Rage Against Rape

November 25: International Day for the Elimination of Violence Against Women.This historical day marks the death of Patria, Teresa and Minerva Mirabal. Three sisters who gained prominence as Latin America’s Las Mariposas or the Butterflies, fearless in their struggle against the Trujillo dictatorship in the 1960s.

For their resolve and resilience, the international community decided to honor their contributions to the struggle for civil liberties and women’s political rights.In December 1999, the United Nations General Assembly adopted the resolution designating November 25 as the International Day for the Elimination of Violence Against Women, enjoining governments and organizations worldwide to commemorate this day and raise public awareness for the recognition and promotion of women’s rights and outrage against Violence Against Women.RAGE against RAPE:The pervasiveness of rape as one of the most condemnable and most brutal acts of Violence Against Women in the Philippines in recent months cannot be denied.

Thousands of cases of rape and gang rape splash the headlines year after year.Very few have been resolved. The cry for justice is endless.Gabriela Women’s Party enjoins everyone to RAGE against RAPE, to put an end to Violence Against Women and VOW to fight VAW.

The Purple Rose Campaign

The PURPLE ROSE CAMPAIGN is an international campaign initiated by GABRIELA to raise awareness on the issue of sex trafficking of Filipino women and children: the brutal control exercised over women and children victims; the high incidence of violence and the tremendous self-sacrifice the women undergo to ensure the economic survival of their families in the Philippines. It shall provide a means by which everyone and anyone can express disapproval and opposition against the use of the sex trade and forced labor as a means of propping up the collapsing economy.

The campaign is also a way to express support for the women and people of the Philippines who seek to change the current situation.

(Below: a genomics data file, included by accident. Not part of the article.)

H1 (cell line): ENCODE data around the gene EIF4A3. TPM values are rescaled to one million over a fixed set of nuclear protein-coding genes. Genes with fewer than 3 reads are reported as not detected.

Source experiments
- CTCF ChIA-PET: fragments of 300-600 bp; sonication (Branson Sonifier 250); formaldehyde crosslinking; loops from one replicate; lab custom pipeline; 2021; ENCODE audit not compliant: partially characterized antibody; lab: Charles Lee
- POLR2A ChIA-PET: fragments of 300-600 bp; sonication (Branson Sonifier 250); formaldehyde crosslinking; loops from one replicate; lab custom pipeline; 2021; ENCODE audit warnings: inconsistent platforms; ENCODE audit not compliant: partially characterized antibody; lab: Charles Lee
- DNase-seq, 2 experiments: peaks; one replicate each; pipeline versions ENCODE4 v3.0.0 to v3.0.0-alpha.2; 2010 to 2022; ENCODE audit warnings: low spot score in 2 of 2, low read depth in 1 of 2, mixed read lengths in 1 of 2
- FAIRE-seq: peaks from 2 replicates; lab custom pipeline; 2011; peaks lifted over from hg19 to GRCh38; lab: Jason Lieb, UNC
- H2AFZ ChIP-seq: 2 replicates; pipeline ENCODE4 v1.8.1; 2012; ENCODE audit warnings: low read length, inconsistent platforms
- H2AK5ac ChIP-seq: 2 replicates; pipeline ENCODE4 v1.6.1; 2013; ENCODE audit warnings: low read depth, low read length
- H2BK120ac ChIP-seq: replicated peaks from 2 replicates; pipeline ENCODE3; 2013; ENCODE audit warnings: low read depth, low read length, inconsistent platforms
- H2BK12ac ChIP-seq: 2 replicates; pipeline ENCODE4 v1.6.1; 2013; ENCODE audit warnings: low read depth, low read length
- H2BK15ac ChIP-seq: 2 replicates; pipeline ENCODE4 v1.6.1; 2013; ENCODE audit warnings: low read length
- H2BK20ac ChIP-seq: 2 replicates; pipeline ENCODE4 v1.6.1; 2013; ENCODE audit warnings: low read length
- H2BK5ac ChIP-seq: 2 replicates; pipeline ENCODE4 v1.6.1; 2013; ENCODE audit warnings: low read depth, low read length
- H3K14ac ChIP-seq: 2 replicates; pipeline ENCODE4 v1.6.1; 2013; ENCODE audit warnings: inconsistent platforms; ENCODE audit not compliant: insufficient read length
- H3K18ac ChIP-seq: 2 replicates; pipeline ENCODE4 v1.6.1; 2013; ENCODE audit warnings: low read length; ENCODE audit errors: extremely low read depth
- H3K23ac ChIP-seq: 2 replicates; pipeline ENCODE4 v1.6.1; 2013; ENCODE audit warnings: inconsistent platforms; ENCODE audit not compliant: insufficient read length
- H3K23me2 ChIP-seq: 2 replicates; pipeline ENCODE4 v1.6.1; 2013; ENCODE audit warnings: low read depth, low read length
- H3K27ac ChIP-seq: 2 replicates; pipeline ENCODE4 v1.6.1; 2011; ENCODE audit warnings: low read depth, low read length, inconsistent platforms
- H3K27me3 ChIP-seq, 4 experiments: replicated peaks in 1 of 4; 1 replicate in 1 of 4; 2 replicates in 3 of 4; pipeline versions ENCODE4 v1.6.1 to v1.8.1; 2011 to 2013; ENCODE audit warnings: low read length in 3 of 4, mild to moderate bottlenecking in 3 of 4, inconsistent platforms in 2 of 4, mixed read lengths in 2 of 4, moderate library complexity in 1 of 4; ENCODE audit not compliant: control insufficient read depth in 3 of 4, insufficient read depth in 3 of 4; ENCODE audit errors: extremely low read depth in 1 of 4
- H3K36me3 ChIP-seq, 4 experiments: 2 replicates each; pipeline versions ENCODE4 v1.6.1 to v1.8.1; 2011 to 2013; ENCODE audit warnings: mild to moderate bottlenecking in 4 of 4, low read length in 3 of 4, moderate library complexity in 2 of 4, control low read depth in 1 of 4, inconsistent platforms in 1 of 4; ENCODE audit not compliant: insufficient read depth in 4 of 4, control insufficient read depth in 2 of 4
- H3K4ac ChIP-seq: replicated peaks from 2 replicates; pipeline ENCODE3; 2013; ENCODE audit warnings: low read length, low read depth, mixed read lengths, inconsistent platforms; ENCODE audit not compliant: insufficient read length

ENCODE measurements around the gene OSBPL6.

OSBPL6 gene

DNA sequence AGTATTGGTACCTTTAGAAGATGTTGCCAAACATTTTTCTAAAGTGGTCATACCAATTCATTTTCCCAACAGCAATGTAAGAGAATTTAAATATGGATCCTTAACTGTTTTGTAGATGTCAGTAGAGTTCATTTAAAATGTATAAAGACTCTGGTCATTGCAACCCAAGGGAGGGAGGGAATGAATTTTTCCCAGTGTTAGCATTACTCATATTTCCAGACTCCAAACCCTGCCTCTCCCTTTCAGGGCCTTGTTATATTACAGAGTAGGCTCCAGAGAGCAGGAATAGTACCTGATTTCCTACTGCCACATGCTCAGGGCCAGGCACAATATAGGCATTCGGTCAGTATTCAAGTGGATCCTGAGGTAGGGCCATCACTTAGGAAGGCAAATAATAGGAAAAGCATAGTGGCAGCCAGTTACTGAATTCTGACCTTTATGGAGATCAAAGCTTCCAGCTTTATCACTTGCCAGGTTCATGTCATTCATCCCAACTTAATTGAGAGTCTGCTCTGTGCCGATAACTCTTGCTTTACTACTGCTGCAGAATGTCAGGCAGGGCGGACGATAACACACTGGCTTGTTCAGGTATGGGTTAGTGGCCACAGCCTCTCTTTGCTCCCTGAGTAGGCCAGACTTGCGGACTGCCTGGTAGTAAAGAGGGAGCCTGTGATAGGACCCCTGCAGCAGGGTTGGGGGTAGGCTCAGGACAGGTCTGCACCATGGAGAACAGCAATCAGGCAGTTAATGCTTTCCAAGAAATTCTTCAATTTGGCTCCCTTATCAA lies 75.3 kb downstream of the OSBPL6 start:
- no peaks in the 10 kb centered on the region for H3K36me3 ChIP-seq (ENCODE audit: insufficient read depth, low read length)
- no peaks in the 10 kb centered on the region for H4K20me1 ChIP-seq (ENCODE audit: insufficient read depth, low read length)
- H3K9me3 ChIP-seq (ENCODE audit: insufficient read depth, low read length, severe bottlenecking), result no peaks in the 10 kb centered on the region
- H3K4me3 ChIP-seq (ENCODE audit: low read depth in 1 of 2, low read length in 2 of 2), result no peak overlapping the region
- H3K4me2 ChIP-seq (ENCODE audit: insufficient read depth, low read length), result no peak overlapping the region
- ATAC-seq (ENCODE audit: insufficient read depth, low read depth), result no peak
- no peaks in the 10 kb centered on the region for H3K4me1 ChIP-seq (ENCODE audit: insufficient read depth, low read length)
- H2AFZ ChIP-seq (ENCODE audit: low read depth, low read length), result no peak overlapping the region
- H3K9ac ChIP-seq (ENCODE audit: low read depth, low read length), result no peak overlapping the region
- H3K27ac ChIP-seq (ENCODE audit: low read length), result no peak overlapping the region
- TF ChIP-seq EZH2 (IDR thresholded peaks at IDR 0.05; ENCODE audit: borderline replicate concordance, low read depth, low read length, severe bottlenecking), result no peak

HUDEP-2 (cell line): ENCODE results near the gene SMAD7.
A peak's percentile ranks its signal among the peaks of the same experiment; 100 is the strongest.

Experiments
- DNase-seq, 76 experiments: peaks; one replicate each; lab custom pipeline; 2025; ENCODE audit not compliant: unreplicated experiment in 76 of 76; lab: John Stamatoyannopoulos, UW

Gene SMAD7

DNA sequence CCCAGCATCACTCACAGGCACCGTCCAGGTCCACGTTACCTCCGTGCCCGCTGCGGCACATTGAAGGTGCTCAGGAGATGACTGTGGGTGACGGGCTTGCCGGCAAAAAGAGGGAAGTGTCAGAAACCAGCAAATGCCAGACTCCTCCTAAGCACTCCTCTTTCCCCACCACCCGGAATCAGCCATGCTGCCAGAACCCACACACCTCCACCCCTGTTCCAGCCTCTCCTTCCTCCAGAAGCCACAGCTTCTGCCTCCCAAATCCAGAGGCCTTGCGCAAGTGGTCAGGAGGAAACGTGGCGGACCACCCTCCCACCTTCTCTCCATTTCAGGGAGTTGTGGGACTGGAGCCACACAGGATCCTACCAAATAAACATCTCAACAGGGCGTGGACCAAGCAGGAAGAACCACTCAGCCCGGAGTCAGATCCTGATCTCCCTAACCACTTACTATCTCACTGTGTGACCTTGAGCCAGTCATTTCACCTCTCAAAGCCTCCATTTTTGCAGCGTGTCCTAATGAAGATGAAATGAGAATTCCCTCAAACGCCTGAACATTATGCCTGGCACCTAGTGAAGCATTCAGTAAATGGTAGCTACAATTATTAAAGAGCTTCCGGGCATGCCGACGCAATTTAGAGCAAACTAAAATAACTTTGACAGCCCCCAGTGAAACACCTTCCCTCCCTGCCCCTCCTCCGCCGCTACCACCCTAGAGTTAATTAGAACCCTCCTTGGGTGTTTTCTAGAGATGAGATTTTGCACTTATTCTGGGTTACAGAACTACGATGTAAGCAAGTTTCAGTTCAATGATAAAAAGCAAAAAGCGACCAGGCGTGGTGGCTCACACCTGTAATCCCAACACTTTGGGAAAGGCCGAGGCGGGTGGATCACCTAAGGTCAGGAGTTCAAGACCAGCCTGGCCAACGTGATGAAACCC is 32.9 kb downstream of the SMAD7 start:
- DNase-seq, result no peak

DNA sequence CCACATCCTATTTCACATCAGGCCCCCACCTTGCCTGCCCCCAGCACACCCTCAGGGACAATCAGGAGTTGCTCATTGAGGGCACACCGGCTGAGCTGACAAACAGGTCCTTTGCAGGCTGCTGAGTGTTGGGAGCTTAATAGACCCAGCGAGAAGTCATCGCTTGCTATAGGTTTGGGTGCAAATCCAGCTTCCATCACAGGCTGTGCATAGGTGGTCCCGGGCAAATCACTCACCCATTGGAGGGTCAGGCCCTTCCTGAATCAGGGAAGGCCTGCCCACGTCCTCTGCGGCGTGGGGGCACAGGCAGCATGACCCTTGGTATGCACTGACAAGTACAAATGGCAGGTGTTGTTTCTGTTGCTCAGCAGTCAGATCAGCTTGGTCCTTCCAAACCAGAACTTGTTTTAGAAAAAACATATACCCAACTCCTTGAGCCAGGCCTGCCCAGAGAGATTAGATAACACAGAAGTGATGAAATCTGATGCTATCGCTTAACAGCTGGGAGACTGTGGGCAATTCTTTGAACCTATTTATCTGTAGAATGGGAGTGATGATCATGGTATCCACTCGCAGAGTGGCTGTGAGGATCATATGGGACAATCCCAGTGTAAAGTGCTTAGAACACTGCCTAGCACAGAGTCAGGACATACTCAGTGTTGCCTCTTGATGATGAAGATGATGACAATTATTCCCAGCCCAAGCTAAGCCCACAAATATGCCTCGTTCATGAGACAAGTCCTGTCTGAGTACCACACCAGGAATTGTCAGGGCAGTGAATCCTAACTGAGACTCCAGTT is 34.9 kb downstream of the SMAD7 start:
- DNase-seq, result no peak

Sex trafficking is a systematic transport of humans across borders within and outside the country for the purpose of trade in sex. This leads to prostitution of victims who are mostly women and children, with or without their knowledge. In most cases, force, intimidation and deception are used on the victims.

The Global Trade in Women

Recruited as underpaid factory workers for sweatshops, sold as brides, coerced into the sex trade, women now comprise the bulk of the global trade in labor. By the end of this year, they will comprise the majority of the world's foreign- born population.

Recently, the news emerged that some 50,000 women from China work under virtual slave conditions in the world's largest sweatshop in the US Trust Territory of Saipan. They make clothes for 18 US manufacturers who reap millions of dollars in profit. Less well known is the reality of women from the Philippines caught in the sex trade in the Marianas, providing leisure activity to tourists and male employees of the garment industry.

The Philippines in the Global Trade

Filipino women's lives are in danger. The increasing dominance of transnational corporate interests, including trade deregulation and market liberalization, has led to the mass displacement of both urban and peasant population in the Philippines. It has also led to the appropriation of land and resources by foreign companies, the worsening of work conditions, and a stripping away of workers' rights.

All these combined has led to increased labor migration, especially for women. As they strive to make a living for their families, many women are pushed into the sex trade and suffer extremely exploitative work conditions, emotional, physical and sexual abuses, and violence including murder.

The Philippines is the world's top exporter of women, shipping 370,000 in 1997 alone. While most of the women are recruited as household or domestic workers, the second largest number end up in the sex trade.

This method of crude accumulation of foreign currency was started by the Marcos dictatorship in the 1970s. Tourism development and the export of "surplus" labor were solutions proposed by the Marcoses. This reliance on the sale of bodies overseas continues to this day, further exacerbated by successive administrations. Some $7Bflow back to the Philippines annually, a billion dollars from the US alone.

Meanwhile, an average of two overseas contract workers return dead to the Philippines daily. That statistic is rising.


For over 30 years, horticulturists the world over, largely in the West, cross-bred and hybridized roses to create the perfect purple rose. It does not occur in nature and is a created thing. It is no different from any other rose, except it has been exoticized and set apart by human will. It is artificial and yet no different from any other rose: looks the same, smells the same, has thorns, leaves, stems, roots. But it was forced to be different.

The purple rose exists not for its own evolutionary purposes but for the pleasure of others.
The same with our women who are forced into becoming a created stereotype (not even a historical stereotype but a deliberately concocted one, to serve the needs of globalization) a thing for other's use. In adapting to that persona, our women suffer immeasurable self denial, as wives, mothers, sisters, daughters, as Filipina women.